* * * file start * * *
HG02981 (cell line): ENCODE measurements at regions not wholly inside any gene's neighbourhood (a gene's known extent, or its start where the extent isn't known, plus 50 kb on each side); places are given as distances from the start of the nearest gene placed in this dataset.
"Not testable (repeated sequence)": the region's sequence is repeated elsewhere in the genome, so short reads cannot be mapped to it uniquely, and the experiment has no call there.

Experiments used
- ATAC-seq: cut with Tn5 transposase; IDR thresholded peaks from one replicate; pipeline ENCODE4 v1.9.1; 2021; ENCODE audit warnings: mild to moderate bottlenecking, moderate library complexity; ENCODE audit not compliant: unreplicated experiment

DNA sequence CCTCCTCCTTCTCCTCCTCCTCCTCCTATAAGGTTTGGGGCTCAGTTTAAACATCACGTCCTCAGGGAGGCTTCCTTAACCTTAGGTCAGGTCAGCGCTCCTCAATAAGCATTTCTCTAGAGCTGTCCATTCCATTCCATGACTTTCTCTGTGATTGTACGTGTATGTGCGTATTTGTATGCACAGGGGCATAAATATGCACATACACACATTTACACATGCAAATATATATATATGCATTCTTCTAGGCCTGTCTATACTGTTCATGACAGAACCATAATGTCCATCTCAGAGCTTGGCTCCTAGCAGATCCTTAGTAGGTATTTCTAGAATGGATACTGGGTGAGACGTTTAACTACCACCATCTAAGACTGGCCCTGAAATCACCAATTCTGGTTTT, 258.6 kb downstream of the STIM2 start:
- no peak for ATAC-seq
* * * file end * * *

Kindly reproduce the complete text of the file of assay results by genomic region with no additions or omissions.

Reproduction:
HG02981 (cell line): ENCODE measurements at regions not wholly inside any gene's neighbourhood (a gene's known extent, or its start where the extent isn't known, plus 50 kb on each side); places are given as distances from the start of the nearest gene placed in this dataset.
"Not testable (repeated sequence)": the region's sequence is repeated elsewhere in the genome, so short reads cannot be mapped to it uniquely, and the experiment has no call there.

Experiments used
- ATAC-seq: cut with Tn5 transposase; IDR thresholded peaks from one replicate; pipeline ENCODE4 v1.9.1; 2021; ENCODE audit warnings: mild to moderate bottlenecking, moderate library complexity; ENCODE audit not compliant: unreplicated experiment

DNA sequence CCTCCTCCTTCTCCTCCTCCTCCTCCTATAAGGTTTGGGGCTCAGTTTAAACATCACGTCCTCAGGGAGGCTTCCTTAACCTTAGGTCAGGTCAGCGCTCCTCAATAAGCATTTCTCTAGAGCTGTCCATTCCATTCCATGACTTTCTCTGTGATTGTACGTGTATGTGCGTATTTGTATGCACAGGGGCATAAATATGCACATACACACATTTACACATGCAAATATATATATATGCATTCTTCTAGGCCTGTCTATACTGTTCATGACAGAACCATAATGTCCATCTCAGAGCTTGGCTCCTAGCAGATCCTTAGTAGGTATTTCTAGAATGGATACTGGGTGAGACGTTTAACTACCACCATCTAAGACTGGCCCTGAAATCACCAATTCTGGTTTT, 258.6 kb downstream of the STIM2 start:
- no peak for ATAC-seq